Artist Tom Newstead displays work at Seaton Delaval Hall

A HORSE once again occupies the splendid 18th Century stables of a Northumberland stately home.

Artist Tom Newstead setting up his exhibition inside the stables within Seaton Delaval Hall, Northumberland

A HORSE once again occupies the splendid 18th Century stables of a Northumberland stately home.

And the horse now in residence at the National Trust’s Seaton Delaval Hall has a history.

The rocking horse was carved earlier this year by sculptor Tom Newstead, from nearby Seaton Sluice, as the county’s gift to Prince William and bride-to-be Kate Middleton.

It was politely declined but no matter. It is now one of the many pieces from a decade of work by Tom in what is his first major exhibition.

The display in the hall’s stables is underpinned by a maritime and mining theme – both key influences in 65-year-old Tom’s life.

His great grandfather was a master mariner from Seaton Sluice and his father was a miner at Hartley pit near Seaton Delaval.

Tom started his working life as an apprentice at a boat building business in Wallsend, followed by a spell at Swan Hunter’s shipyard.

There followed 11 years as a ship’s carpenter in the merchant navy and time as an antiques restorer before his return to his Seaton Sluice birthplace and life as a full-time artist.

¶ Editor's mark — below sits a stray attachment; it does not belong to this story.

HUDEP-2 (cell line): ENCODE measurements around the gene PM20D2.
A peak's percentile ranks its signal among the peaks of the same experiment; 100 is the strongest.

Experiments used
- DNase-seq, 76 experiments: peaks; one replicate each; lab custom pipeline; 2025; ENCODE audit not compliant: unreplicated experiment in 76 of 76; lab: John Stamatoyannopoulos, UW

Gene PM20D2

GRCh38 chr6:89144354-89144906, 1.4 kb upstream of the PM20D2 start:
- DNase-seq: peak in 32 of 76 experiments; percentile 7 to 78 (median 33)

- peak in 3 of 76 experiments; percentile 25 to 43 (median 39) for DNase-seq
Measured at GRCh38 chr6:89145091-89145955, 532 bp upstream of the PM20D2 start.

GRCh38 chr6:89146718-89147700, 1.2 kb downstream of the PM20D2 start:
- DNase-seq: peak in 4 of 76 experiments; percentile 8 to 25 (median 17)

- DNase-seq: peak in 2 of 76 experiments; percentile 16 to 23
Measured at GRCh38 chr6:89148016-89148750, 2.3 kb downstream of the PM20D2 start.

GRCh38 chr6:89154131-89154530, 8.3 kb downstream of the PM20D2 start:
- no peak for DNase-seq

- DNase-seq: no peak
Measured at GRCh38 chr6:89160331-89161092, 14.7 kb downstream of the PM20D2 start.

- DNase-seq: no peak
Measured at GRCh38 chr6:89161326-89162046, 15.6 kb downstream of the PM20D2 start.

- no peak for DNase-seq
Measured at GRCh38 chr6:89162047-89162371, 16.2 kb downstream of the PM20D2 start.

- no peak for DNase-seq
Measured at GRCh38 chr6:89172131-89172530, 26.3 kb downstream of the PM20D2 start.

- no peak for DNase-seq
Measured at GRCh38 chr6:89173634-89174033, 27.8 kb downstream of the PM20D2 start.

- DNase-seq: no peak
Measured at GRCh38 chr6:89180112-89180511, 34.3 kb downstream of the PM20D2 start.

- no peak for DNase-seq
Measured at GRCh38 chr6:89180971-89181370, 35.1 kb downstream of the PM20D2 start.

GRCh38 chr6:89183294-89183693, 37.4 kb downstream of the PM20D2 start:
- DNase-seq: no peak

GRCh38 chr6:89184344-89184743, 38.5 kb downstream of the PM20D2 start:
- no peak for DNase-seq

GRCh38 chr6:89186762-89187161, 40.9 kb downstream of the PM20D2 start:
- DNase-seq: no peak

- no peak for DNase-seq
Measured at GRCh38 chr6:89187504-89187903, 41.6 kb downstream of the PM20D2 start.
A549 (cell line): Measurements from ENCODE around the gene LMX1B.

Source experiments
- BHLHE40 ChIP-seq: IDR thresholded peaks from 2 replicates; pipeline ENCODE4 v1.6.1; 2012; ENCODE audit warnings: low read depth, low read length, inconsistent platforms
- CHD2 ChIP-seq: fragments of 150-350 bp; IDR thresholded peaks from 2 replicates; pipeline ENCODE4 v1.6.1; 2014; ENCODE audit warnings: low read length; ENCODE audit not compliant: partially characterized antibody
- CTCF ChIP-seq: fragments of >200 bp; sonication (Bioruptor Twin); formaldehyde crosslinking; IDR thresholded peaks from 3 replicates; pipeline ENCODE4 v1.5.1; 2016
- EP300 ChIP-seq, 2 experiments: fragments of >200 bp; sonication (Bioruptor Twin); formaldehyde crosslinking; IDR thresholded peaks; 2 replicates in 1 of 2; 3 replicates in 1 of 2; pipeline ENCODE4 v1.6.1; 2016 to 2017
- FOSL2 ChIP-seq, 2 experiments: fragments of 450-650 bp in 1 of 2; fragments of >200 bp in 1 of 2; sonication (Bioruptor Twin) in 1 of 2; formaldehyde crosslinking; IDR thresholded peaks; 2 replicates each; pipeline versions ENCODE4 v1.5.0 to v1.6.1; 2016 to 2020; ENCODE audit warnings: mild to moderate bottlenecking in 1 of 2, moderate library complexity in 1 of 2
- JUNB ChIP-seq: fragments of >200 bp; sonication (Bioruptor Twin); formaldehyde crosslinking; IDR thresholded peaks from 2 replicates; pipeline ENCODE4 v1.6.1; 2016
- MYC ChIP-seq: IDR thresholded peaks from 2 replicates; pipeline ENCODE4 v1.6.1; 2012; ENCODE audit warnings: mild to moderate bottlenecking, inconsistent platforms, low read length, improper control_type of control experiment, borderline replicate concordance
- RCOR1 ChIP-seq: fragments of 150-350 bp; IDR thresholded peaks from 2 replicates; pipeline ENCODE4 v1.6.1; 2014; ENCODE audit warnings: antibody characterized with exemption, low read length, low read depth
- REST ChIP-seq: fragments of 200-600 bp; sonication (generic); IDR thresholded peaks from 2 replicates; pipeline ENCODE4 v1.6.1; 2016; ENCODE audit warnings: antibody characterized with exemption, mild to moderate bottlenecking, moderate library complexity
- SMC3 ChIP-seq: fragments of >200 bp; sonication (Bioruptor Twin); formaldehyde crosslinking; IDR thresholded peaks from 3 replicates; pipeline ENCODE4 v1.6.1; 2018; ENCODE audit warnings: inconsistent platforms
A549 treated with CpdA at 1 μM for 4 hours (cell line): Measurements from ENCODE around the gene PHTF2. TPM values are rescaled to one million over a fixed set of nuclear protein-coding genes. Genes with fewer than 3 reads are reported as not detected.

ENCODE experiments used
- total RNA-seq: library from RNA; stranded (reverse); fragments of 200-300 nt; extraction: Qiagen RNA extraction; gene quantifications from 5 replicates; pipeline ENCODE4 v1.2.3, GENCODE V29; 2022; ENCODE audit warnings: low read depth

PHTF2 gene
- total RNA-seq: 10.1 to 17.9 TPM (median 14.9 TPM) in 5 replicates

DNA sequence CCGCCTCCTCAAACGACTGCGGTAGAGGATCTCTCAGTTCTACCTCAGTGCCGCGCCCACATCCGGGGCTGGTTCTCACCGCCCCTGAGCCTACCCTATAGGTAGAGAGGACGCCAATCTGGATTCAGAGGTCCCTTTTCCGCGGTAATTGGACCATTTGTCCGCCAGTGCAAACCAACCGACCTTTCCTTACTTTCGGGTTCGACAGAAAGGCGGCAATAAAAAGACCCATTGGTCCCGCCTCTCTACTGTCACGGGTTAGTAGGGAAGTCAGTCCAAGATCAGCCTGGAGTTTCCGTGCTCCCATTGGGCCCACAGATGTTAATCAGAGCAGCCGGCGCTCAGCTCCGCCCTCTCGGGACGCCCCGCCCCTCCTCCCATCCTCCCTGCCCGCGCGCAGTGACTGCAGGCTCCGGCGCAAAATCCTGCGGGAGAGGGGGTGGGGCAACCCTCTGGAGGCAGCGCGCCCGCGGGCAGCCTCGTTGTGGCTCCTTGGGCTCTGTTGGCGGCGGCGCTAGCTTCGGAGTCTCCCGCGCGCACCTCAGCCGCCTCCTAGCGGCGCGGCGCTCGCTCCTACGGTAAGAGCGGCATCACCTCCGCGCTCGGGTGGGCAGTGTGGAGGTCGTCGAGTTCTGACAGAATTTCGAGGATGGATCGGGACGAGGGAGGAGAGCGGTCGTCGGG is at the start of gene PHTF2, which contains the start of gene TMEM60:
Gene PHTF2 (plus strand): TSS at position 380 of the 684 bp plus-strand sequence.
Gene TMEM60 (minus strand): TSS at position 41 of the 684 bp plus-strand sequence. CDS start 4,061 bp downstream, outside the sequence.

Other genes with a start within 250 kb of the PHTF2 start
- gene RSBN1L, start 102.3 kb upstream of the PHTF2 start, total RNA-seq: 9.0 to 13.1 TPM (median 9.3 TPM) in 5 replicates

Tom, who also teaches yoga, sources much of his wood from the forest floor and the natural shape often provides inspiration.

The exhibition includes carved wooden miner’s clothing and equipment, shoes ranging from football boots to high heels and a wooden loaf and bread slices.

There are ships and a range of musical instruments from harp, violin and double bass to saxophone and sitar.

He says: “I basically take old pieces of wood and bring them back to life. It has to be lying on the floor, so it’s not chopping down branches.”

The exhibition, which runs until August 9, also includes work by a line-up of local artists whose creations are housed in the stable stalls.

They are Whitley Bay fisherman Mick Smith, Seaton Sluice’s Frank Doyle, Bill Woods and Sarah Elder Smith, Linda Thompson from New Hartley and Tynemouth’s Carol Mary Howley.

The horse, engraved with the Northumberland coat of arms and Northumberland sea daisies, is named after Lord Collingwood but it won’t be taking its place in the palace.

A letter, sent to Tom from Prince William’s secretary, said: “The Prince and Miss Middleton were so touched that you should think of them in this way, but I am afraid that it will not be possible for them to accept your very generous gift.

“Your kind gesture was much appreciated and I am so sorry to send you this necessarily disappointing reply. Prince William and Miss Middleton would have me send you their best wishes and renewed thanks.”

Tom said: “I accept they can’t take everything, but it is still really disappointing.

“I’m going to auction it to raise money for Help for Heroes instead. Northumberland has a wonderful maritime and mining heritage and I wanted to reflect that in the work. It took 11 months to make.”

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